This segment is to give an example, as well as explain the benefits, of keeping personal medical records on a daily or weekly basis as desired or required by your own medical advisor or personal wishes. I maintain one on a daily basis and use it for my medical visits.Doctors may use it as a reference to track a persistent but elusive problem that can't be readily identified. They may also be used to give readily accessible history for emergency room visits or emergency hospitalization.
There are several examples that I can readily reference for organization and/or procedure for organizing such a record. One in particular that I used as a basic example is at COPD Advocate This is the Bill Horden website maintained byCOPD-International.
I initially started with a standard small width notebook, the type designed for student use. I stenciled a "Red Cross" on the front cover and then "Medical Records" in one inch letters. I keep it by my bed side at all times and never leave town or go to medical visits without it.
I also informed my local ambulance service of its existence and where it is located.
I gave specific instructions that if I was alone and unable to tell them they would insure that it accompanied me until my admission into ER or the hospital. I also informed my doctor to insure that when he was notified he would insure that it was accounted for.
It is arranged in the following manner:
1. First Page: Listing of tabs and the title of each
2. Tab A: POWER OF ATTORNEY: NEXT OF KIN NOTIFICATION:
This is a copy of my living will/durable power of attorney.
List of persons to notify in case of emergency and phone numbers.
My medical support staff including the pharmacy and pharmacist name.
3. Tab B: MEDICATION RECORDS:
This is a listing of all my medications with dosing instrutions such as twice daily, times taken, prescription number, doctor's name that prescribed the medication and the prescription number.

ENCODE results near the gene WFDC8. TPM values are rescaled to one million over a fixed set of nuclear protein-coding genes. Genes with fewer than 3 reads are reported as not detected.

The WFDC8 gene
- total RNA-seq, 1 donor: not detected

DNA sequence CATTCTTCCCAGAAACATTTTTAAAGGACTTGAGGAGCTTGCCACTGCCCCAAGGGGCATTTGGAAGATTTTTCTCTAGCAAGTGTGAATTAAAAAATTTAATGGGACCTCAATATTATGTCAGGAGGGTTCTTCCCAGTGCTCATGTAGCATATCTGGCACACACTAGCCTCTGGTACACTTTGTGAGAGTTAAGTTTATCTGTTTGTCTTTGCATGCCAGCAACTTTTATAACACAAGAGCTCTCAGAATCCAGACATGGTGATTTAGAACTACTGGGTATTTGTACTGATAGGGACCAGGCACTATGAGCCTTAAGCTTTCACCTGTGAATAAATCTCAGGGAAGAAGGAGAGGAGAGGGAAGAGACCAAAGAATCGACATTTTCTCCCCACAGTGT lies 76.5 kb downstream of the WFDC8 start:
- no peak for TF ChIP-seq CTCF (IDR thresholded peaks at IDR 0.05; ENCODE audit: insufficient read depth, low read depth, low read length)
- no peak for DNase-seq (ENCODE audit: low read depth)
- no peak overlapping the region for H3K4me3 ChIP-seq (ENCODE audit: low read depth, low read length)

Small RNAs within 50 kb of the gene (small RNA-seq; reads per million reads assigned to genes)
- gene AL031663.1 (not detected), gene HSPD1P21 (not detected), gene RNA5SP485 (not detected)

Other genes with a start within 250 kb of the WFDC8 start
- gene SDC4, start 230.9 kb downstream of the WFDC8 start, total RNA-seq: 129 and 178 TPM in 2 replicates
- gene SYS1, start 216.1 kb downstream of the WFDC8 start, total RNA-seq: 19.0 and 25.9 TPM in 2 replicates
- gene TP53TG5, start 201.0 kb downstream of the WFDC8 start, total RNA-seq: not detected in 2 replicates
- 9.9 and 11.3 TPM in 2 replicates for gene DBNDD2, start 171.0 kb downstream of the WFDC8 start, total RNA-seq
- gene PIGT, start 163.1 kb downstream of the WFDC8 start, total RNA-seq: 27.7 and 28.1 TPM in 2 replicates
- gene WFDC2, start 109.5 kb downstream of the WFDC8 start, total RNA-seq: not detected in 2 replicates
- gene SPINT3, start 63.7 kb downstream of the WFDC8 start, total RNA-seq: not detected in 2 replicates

Aspirin 81mg 1Xbedtime DR Sharp RX#123456
4. Tab C: DAILY READINGS:
Daily record of medical situation:
Each 8"X11" sheet will hold approximately 10 days of entries.
5. Tab D: DAILY PEAK FLOW READINGS:
I use a simple sheet of large print graph paper for this. I record the date in the respective squares along the bottom of the sheet. I then use my normal daily peak flow reading as a basic top figure and use a base number of the lowest number of my red zone:
25 26 27 28 29 30 31
6. Tab E: DAILY EXERCISE RECORD
This can be organized however you desire. I use mine to record any thing that I do that reflects toward exercise. Some examples are: 10 min treadmill, mowing the yard, repairing sink drains. If doctors desire they can use this to gauge your level of activity for assessing your physical state.
7. Tab F: FAMILY HISTORY: SMOKING HISTORY:
I record how long I smoked and how many packs per day. I also record a family history of illnesses and causes of death.
8. Tab G: NOTES AND TEST RESULTS:
Each time I go to the doctor I make a list of questions and a list of problems for him to read and then he can ask me questions after he reads the notes. This keeps me from forgetting to mention things and also a reminder to follow up on any tests or procedures he was going to schedule later. I also keep a copy of all my tests and procedure results so that if needed they have the exact dates and results of any tests that were done and at what time.
As I stated in the beginning this is a comprehensive record and is good for me personally to maintain my ups and downs. It also is a good indicator that your doctor can use to check progress or digression. It also lets them know that you are keeping your own records and that they are being tracked by yourself to insure that they follow up and answer questions in a timely knowledgable manner.